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by Maurie Backman | Updated July 21, 2021 - First published on Dec. 8, 2019
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Being short on funds doesn't have to leave you grounded.
We all need a vacation once in a while, and if you can't remember the last time you escaped the daily grind, you're probably well overdue one. But if you're short on funds to travel, taking a trip is easier said than done. And while you'll often hear people talk up the benefits of a staycation, let's face it -- there's something to be said for actually getting a change of scenery.
The good news? It's possible to pull off a trip even when money is extremely tight. Here are a few tactics that'll help you do just that.
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If you've been racking up air miles on a travel rewards credit card, now could be the ideal time to redeem them. If you're able to cover the entire cost of your flight, you'll eliminate one major expense associated with getting away. But plan ahead a bit if you want that option -- some airlines impose blackout dates for using miles, so make sure you go away at a time when you can actually cash them in.
Even if you don't have air miles to use for travel, you may be sitting on a stack of cash-back rewards on a credit card. And if that's the case, redeeming them could free up a nice chunk of cash for the trip you want to take. The best part? You'll usually get your money pretty quickly upon requesting it, and many credit cards will deposit it directly into your checking or savings account.
Traveling during holiday weekends is convenient, what with the baked-in day off from work to preserve your precious vacation day allotment. But if you're willing to escape during less desirable periods of the year, you'll save money by locking in lower airfare and lodging costs.
If the destination you have in mind is relatively close to home -- say, within 300 miles -- driving could be a much cheaper alternative to getting on a plane. And if you're traveling in a group, road-tripping definitely makes sense, since you'll be able to split the cost of fuel and tolls. Even if you have to rent a car, if enough of you divvy up its cost, it could come in well below the price of several individual flights. So find some frugal-minded friends and convince them to get behind the wheel. And then get yourself a credit card that offers extra cash back on gasoline.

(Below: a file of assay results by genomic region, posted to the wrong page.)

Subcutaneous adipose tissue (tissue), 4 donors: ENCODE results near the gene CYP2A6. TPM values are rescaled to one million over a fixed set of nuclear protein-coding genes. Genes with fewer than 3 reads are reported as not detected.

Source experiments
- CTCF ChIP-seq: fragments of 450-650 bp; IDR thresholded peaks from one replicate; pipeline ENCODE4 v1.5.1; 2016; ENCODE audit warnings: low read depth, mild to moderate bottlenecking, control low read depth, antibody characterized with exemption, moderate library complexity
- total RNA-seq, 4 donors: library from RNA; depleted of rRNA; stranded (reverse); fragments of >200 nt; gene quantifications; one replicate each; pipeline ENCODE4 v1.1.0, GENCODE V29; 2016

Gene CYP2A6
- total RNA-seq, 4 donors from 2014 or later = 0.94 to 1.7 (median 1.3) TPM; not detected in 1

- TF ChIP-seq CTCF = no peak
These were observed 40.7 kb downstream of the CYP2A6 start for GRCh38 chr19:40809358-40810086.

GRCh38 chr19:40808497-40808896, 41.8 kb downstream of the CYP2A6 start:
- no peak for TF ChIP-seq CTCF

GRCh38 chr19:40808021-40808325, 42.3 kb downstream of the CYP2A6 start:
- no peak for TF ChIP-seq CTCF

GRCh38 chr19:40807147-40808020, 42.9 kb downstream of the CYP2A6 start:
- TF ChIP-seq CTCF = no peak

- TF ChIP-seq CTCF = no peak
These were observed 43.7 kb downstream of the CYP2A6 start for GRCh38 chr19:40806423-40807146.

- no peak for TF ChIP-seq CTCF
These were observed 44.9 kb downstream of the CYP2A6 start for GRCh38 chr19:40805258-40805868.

Depending on your destination, renting a private home through sites like HomeAway and Airbnb could save you quite a bit of money while you're away. And if you're traveling in a group, it makes even more sense to pursue this option. You may find that you can rent a three-bedroom home for half the price of three hotel rooms, and you'll enjoy the added benefit of having more space. Plus, if you're driving to your destination, a private home could offer free parking, whereas hotels -- particularly those in metro areas -- often charge for that privilege.
Food can be a major expense when you're away from home, especially if you limit yourself to dining out at restaurants. But if you're willing to do a little cooking, or enjoy some no-frill meals, you can shrink your food costs significantly by buying supermarket ingredients and preparing them yourself. This option is especially feasible if you rent a private home with a kitchen, though don't write it off if you're staying at a hotel. Some hotel rooms come with kitchenettes that make meal prep possible if you're willing to relax your standards a little.
Traveling on a budget isn't always easy -- but it's better than getting stuck at home. If you're itching to get away, be flexible and get creative. Chances are, you'll enjoy yourself despite the money-saving tactics that may make your trip a tiny bit less luxurious.
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